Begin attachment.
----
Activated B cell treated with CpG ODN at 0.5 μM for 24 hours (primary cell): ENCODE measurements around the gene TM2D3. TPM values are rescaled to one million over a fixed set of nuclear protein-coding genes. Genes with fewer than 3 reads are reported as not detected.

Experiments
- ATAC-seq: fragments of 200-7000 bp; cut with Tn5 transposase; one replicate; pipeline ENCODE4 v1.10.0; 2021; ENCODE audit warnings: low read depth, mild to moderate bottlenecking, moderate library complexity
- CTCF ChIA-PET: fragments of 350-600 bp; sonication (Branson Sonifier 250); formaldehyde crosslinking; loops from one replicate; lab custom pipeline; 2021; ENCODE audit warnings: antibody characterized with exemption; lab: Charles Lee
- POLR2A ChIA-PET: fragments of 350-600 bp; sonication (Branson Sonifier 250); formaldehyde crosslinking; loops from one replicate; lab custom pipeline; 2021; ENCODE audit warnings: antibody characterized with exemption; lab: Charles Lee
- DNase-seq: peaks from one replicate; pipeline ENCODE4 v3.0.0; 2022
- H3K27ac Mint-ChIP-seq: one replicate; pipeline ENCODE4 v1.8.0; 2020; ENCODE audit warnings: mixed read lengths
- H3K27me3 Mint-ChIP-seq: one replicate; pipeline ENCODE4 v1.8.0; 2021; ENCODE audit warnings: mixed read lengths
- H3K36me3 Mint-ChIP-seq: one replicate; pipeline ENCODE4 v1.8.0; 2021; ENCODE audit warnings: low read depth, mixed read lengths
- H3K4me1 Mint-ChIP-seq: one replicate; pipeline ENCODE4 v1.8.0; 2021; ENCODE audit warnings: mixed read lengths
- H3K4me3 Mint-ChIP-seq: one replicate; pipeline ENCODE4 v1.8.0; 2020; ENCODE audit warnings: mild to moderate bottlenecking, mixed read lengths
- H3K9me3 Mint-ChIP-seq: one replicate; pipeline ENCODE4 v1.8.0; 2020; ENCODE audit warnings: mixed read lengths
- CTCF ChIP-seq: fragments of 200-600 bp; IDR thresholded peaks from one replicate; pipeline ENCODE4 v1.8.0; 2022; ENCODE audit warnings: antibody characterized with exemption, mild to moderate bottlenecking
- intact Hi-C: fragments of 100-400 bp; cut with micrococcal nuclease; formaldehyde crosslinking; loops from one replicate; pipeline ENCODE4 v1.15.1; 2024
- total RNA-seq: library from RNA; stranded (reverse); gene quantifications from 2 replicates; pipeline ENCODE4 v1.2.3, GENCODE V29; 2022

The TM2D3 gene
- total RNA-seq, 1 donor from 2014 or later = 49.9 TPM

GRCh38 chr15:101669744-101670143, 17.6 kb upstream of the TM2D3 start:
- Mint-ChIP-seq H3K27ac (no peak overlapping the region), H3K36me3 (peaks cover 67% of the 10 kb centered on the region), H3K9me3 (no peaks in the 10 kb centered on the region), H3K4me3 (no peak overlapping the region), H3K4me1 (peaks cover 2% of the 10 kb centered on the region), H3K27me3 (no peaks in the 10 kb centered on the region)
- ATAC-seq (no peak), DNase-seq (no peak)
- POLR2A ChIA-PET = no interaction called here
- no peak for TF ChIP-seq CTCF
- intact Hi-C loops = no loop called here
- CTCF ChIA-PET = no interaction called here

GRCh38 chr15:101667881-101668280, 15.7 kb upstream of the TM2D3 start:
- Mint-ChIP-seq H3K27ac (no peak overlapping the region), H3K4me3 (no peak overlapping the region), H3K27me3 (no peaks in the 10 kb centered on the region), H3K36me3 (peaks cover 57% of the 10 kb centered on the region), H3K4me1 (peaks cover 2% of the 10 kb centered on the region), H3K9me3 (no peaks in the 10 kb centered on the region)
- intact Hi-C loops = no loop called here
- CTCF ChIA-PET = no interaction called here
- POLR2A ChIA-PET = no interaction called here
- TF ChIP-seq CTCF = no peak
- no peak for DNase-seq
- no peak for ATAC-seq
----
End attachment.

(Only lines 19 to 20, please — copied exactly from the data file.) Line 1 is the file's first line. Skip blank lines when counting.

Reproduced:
- Mint-ChIP-seq H3K27ac (no peak overlapping the region), H3K36me3 (peaks cover 67% of the 10 kb centered on the region), H3K9me3 (no peaks in the 10 kb centered on the region), H3K4me3 (no peak overlapping the region), H3K4me1 (peaks cover 2% of the 10 kb centered on the region), H3K27me3 (no peaks in the 10 kb centered on the region)
- ATAC-seq (no peak), DNase-seq (no peak)